Taking Advantage

I am Deaf .. I have no qualms in using it to my advantage sometimes. I figure I am so often disadvantaged that it kinda evens the scales a little bit when I can use it to my advantage. Some people think this is unethical. Some think it’s hilarious while others think it is just plain sneaky. Me? I attribute it to my lack of patience.

This all came about because the other day I was at the Motor Registrations Department. The Moto Rego have an electronic ticketing system. You take a ticket with a number on it and when it’s your turn your number flashes above the counter where you will be served. The other morning the ticketing system was not working. They were handing out tickets and verbally calling the numbers.

I pointed out to the guy that gave me a ticket that I would not hear my number and asked if he could give me a wave. He promptly pushed me to front of a very long line and got me served straight away. Why not? Saved me lots of time. But some people wanted to LECTURE me and tell me this wasn’t right. It feeds the POOR DEAFIE syndrome they say. Maybe it does but PFFFT say I – it saved me hours and I had a garden to do.

Now as a youngster I was often in night clubs. I partied hard. I often would argue at the counter that being deaf and unable to hear the music meant that I shouldn’t have to pay. Often I would get in free or at a reduced rate. Unethical? Perhaps, but it is true I don’t get the same enjoyment as the hearing patrons so why should I pay the same price?? I think this example is DEFINATELY abusing the system but as a youngster it seemed a good idea at the time. What was more unethical was that I would sometimes get hearing friends in free too by pretending that they were deaf. WHAT IS MORE UNETHICAL is that the same hearing friends would often pretend that they were deaf and GET THEMSELVES IN FREE even when I wasn’t there! You know who you are!

Then of course there is Buyers Edge. They insist on ringing you on the voice line even though on your file it says DEAF do not RING. You try to get them to email and they refuse saying their system wont let them. When you call to change your address they wont let you do it through the phone over the relay service. Consequently their bills go to the wrong address and don’t get paid. Of course that’s my fault isn’t it?

Anyway they got fed up with dealing with me they sold my debt to a debt collector. The debt collector, of course, rings me on the phone even though the file says DEAF DO NOT RING. Anyway eventually I got the debt collector on the phone through the relay service. They wanted the debt paid in FULL and NOW. About here is where I play the deaf card. “But”, I said, “I tried to resolve this matter several times but Buyers Edge had deaf unfriendly policies and wouldn’t allow me to change my address through the relay service.” I pointed out that if they had their bills would be paid no problem but they insisted on sending the bill to the wrong address and then PHONING me when the said bill did not get paid. “Unfair and discriminatory”, I said, “And now I have a credit record.”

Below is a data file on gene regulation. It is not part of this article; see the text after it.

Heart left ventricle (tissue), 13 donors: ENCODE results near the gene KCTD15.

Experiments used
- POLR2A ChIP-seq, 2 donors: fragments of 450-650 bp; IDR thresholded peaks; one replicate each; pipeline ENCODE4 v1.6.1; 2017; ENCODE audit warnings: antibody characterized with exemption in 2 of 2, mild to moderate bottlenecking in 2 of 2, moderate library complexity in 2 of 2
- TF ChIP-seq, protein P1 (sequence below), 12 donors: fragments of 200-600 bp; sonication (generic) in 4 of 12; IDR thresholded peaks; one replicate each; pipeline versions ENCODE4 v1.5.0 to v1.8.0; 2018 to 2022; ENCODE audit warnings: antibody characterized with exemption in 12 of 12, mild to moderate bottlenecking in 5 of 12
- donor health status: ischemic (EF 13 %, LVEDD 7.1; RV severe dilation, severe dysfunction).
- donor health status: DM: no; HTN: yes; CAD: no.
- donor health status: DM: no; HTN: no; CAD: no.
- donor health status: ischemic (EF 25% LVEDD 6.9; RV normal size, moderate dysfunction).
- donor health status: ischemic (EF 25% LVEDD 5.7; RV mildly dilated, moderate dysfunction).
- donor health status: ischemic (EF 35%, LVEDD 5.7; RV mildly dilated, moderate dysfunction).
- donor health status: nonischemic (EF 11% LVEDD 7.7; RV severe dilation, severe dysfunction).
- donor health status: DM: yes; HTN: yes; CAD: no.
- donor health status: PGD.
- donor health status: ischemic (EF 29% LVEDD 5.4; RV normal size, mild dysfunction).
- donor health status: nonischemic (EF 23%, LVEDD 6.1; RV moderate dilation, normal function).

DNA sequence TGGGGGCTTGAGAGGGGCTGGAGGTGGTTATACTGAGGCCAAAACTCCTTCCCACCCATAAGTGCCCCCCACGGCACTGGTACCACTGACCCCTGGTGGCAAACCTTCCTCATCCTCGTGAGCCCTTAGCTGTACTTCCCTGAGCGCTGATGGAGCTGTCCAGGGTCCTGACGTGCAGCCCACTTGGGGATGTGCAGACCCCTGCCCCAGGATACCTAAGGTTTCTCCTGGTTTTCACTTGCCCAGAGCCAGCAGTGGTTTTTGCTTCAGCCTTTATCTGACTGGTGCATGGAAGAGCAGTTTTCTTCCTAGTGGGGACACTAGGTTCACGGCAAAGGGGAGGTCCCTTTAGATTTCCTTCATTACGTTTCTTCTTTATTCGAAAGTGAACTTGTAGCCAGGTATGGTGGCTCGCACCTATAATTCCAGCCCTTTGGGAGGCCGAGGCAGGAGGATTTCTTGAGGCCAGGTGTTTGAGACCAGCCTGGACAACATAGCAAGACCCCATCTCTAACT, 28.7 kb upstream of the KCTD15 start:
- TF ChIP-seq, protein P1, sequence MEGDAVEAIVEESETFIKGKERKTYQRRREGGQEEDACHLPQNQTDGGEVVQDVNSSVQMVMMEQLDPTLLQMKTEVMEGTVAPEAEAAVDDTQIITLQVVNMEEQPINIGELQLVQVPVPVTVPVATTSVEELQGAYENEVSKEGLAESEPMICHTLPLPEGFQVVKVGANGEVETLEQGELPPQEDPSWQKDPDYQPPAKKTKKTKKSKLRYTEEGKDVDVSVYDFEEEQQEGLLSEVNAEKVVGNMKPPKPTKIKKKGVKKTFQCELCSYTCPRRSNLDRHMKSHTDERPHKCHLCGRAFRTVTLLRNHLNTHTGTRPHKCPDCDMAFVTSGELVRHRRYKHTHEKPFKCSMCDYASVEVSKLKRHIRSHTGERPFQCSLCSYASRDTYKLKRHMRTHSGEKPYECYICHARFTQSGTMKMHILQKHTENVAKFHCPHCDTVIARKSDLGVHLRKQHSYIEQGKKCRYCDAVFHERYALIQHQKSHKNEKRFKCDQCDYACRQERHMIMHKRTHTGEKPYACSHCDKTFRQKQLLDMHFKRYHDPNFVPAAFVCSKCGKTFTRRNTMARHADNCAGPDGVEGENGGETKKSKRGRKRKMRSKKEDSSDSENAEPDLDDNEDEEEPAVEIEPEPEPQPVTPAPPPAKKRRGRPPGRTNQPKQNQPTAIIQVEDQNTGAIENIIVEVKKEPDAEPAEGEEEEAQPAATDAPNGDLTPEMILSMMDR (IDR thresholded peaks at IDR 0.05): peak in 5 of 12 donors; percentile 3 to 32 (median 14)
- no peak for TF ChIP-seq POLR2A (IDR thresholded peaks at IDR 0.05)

To cut a long story short the debt collector allowed me to pay off the debt in monthly installments and made sure that no adverse record went on my credit rating. Sometimes playing that deaf card is necessary and I have no qualms in doing so. Lecture me if you must but until society changes and meets the needs of all its citizens I will use the deaf card when and if it’s needed. Tomorrow the airport to Canada 😀 … At 4am I ain’t lining up I can tell you!

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2 thoughts on “Taking Advantage

  1. Unfortunately, yes, it is unethical, but often necessary to force the system to change so that it is more accessible to deaf people. With the increasing number of people acquiring age-related hearing problems, it has to change sooner or later.

    The problem is avoiding penalties that is designed into the system…unless one takes extraordinary measures (like sending a registered letter just to change the address). Otherwise deaf people get negative credit ratings along with deadbeats. But why should we bend over backwards and yet the system still won’t change? It’s a losing game either way.

    If the visual displays are turned off, if there is no way to step up and take one’s fair turn, no way to get around a telephone barrier, no way to be a citizen because of one’s hearing;–it’s fair game playing the “deaf card” until some sanity is engineered into things. Play it often enough and it probably will change. But do whatever is necessary to protect yourself.

  2. I use the deaf card if I get cold callers or idiots in the street canvassing for charities ! not that it takes much, you tell them you are deaf they run a mile… However I never use it to gain any special advantage, that would be quite wrong as it gives out the wrong message. I que with the rest. Wherever I go I inform I am deaf, and sit close to the action, to maintain eye contact so they don’t ignore, or I create mayhem usually. 🙂

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